Archive for Thursday, October 19, 2000

Wright memorial

Lawrence jazz lover honored with tribute

October 19, 2000

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A beloved area jazz enthusiast is being memorialized with a musical tribute that will feature the style he loved.

Dick Wright died of cancer last year, and almost immediately, friends and family started working toward a concert that would acknowledge Wright's accomplishments, while also helping student musicians.

Dick Wright, Kansas University associate professor of music and
dance, sits among some of the hundreds of records and tapes in his
collection of jazz music. Wright died of cancer last year and a
memorial concert is being held in his memory. The concert is set
for Sunday in the Topeka Performing Arts Center.

Dick Wright, Kansas University associate professor of music and dance, sits among some of the hundreds of records and tapes in his collection of jazz music. Wright died of cancer last year and a memorial concert is being held in his memory. The concert is set for Sunday in the Topeka Performing Arts Center.

The "Dick Wright Memorial Jazz Concert" kicks off at 1 p.m. Sunday in the Topeka Performing Arts Center. The four-hour event will showcase some of the area's top singers and players.

"The bottom line is to establish a musical scholarship fund in Dick's name," says Jim Monroe, concert organizer. "But the meaning of the day is the important thing for all of us involved."

That deeper significance revolves around honoring a friend and colleague whose love of all things jazz-related was well-known.

Wright was a Kansas University professor emeritus of music and dance and one of the nation's foremost jazz experts. Along with teaching he also chaired committees that bestowed grants to struggling musicians, in addition to serving as an emcee and guest speaker at concerts and festivals.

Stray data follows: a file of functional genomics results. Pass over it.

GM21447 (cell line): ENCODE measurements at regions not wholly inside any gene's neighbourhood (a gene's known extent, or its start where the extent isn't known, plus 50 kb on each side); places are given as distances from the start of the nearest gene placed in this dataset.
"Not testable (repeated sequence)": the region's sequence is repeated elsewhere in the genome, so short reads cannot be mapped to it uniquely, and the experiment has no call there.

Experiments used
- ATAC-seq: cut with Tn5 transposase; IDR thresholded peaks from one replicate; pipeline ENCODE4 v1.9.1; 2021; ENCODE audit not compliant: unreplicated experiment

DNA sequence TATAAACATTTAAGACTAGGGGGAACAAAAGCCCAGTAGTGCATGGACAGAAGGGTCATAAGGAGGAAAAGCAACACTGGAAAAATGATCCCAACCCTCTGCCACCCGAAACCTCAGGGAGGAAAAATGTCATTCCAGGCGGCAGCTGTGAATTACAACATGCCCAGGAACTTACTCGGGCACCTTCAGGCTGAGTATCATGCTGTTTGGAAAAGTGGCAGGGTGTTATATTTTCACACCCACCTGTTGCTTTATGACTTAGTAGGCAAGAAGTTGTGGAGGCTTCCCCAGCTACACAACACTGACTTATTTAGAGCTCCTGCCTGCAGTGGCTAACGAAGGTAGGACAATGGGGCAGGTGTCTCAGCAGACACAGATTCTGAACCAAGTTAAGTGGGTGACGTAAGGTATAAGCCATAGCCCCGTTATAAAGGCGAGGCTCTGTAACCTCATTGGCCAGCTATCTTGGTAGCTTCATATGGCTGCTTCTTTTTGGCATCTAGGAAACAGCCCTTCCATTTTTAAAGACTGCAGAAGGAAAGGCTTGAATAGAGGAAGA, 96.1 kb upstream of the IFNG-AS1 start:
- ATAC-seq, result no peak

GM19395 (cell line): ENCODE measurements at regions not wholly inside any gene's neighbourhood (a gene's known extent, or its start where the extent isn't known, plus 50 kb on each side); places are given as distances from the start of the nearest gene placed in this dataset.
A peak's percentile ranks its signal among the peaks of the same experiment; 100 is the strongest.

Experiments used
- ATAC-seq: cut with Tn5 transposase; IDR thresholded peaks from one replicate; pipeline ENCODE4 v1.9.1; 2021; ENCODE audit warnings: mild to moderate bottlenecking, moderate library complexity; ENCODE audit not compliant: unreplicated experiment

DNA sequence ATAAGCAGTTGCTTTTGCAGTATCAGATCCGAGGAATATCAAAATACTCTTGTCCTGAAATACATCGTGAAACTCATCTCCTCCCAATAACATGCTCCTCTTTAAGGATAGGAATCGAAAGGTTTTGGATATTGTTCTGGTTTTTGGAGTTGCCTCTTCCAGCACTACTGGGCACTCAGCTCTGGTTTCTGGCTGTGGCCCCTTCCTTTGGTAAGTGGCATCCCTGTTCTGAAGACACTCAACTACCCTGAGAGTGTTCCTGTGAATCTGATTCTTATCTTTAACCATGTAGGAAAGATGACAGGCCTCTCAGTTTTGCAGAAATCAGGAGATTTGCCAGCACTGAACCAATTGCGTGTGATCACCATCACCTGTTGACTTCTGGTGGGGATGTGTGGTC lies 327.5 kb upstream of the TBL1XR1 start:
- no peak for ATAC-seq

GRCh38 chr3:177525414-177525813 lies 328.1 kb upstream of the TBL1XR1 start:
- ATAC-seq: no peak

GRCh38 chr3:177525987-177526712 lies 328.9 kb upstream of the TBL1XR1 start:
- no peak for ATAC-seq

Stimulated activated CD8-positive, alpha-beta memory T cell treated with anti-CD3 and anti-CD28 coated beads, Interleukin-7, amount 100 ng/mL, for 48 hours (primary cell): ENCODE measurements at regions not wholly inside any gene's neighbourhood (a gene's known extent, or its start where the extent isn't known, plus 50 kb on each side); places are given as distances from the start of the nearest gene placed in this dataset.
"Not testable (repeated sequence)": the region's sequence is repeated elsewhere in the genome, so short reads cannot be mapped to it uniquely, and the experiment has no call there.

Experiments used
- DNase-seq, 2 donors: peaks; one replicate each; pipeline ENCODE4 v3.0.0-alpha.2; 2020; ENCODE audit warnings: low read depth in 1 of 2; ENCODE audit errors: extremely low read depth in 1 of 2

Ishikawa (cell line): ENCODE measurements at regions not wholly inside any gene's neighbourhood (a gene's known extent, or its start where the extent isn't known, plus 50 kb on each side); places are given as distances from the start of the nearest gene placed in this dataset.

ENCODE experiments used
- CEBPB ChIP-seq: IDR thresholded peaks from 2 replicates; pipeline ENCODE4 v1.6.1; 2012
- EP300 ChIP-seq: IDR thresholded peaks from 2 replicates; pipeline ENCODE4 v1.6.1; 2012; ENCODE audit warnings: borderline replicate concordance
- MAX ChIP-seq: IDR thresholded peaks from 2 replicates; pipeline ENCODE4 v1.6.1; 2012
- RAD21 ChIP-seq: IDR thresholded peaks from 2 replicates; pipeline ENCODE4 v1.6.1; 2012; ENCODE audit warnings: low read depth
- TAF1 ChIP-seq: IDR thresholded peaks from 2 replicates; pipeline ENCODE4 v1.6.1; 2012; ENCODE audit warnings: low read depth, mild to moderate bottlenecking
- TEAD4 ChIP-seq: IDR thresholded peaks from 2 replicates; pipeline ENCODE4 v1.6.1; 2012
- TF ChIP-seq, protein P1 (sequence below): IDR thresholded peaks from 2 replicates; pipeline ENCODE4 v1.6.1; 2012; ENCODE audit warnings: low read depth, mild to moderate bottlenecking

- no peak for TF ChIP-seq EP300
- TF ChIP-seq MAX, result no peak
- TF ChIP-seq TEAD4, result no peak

"He was a guy who could not say no. He wore out a lot of cars driving around doing this," Monroe says. "His love of jazz was so strong that he had to let people hear what he loved."

He was a guy who could not say no. He wore out a lot of cars driving around doing this. His love of jazz was so strong that he had to let people hear what he loved." Jim Monroe, concert organizer

Wright's primary way of doing this was through his own radio show. "The Jazz Scene," aired on KANU FM 91.5 every Saturday morning for 40 years, with Wright only absent occasionally to attend a festival or lecture on his rare collection of jazz films. He gave all of his radio time to the station as a volunteer and developed a loyal fan base.

"He had a huge audience in northeast Kansas," Monroe says.

That loyalty is still displayed through the tribute efforts of volunteers and musicians. TPAC is providing its hall, sound system and promotional material free of charge, while all the players are donating their skills for the day.

"This is virtually a zero expense event with all the money going to the fund," Monroe says.

The group's goal for the fund is to raise $10,000 for scholarships.

Featured performers include Gary Foster, Bob Kindred, Paul Haar, Karrin Allyson, Eldar Djangirov Trio, Julie Rivers, Mike Metheny, The Dick Wright Memorial Sax Quartet, Bob Bowman, Todd Strait, Danny Embrey and Tommy Ruskin.

Wright knew most of the musicians through school and jazz-related events. He was a stalwart supporter of many of them. He promoted the work of area pianist Julie Rivers on his show, while Gary Foster was a classmate and co-worker who even composed "Saturday 10 a.m.," Wright's theme music for his program.

"They used to hide in the halls to practice jazz because it was illegal for them to do it on campus then," Monroe says.

Wright's wife and 31 family members will be on hand for the concert.

"In some ways it will be a tough day for us," Monroe says, "but we're going to try and keep it light and enjoy some great music."

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